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Airplane Flying Handbook
Transition to Jet Powered Airplanes

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Airplane Flying Handbook


Table of Contents

Chapter 1,Introduction to Flight Training
Chapter 2,Ground Operations
Chapter 3,Basic Flight Maneuvers
Chapter 4, Slow Flight, Stalls, and Spins
Chapter 5, Takeoff and Departure Climbs
Chapter 6, Ground Reference Maneuvers
Chapter 7, Airport Traffic Patterns
Chapter 8, Approaches and Landings
Chapter 9, Performance Maneuvers
Chapter 10, Night Operations
Chapter 11,Transition to Complex Airplanes
Chapter 12, Transition to Multiengine Airplanes
Chapter 13,Transition to Tailwheel Airplanes
Chapter 14, Transition to Turbo-propeller Powered Airplanes
Chapter 15,Transition to Jet Powered Airplanes
Chapter 16,Emergency Procedures




A safe approach in any type of airplane culminates in a
particular position, speed, and height over the runway
threshold. That final flight condition is the target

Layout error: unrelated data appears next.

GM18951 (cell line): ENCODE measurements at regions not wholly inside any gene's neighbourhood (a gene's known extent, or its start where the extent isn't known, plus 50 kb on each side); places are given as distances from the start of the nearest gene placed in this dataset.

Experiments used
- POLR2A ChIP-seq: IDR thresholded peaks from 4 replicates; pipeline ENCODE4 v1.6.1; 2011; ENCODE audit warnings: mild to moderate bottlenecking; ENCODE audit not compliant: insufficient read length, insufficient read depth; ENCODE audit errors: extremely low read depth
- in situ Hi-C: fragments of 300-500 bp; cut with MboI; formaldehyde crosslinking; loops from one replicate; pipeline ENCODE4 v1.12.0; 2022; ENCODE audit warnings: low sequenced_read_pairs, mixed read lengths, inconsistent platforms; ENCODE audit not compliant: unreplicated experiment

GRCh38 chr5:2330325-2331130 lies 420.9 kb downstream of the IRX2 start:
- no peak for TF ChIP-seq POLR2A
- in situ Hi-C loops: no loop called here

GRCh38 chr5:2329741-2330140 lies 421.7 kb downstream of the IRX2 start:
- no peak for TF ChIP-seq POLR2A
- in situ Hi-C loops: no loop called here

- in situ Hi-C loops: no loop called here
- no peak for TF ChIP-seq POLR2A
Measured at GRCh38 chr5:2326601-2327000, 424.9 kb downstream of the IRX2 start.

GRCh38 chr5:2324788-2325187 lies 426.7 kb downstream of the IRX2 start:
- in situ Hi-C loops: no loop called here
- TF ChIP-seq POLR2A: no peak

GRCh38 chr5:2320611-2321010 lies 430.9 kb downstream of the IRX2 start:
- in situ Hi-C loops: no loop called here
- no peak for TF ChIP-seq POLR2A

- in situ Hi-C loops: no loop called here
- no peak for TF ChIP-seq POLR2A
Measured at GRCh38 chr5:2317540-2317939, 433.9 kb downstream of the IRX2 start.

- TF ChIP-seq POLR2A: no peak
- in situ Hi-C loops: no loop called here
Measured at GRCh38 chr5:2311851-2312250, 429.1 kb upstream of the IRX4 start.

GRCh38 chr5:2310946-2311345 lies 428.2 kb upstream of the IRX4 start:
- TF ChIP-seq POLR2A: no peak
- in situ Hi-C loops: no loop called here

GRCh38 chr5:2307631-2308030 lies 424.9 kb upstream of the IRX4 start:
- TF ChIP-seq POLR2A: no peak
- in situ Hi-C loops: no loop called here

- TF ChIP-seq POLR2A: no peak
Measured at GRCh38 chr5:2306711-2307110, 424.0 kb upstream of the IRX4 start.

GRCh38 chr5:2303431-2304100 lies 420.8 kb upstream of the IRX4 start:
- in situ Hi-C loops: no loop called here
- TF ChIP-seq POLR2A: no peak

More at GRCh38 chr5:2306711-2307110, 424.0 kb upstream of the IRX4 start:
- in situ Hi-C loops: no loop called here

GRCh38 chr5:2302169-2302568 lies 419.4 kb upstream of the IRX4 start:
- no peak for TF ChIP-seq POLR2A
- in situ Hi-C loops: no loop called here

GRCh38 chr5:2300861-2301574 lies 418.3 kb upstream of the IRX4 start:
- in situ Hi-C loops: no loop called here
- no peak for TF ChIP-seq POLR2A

window at which the entire approach aims. Propeller
powered airplanes are able to approach that target from
wider angles, greater speed differentials, and a larger
variety of glidepath angles. Jet airplanes are not as
responsive to power and course corrections, so the
final approach must be more stable, more deliberate,
more constant, in order to reach the window accurately.
The transitioning pilot must understand that, in spite
of their impressive performance capabilities, there are
six ways in which a jet airplane is worse than a piston
engine airplane in making an approach and in
correcting errors on the approach.

• The absence of the propeller slipstream in
producing immediate extra lift at constant
airspeed. There is no such thing as salvaging a
misjudged glidepath with a sudden burst of
immediately available power. Added lift can
only be achieved by accelerating the airframe.
Not only must the pilot wait for added power but
even when the engines do respond, added lift
will only be available when the airframe has
responded with speed.

• The absence of the propeller slipstream in
significantly lowering the power-on stall speed.
There is virtually no difference between power-on
and power-off stall speed. It is not possible in
a jet airplane to jam the thrust levers forward to
avoid a stall.

• Poor acceleration response in a jet engine from
low r.p.m. This characteristic requires that the
approach be flown in a high drag/high power
configuration so that sufficient power will be
available quickly if needed.

Typical approach and landing profile.
Figure 15-23.Typical approach and landing profile.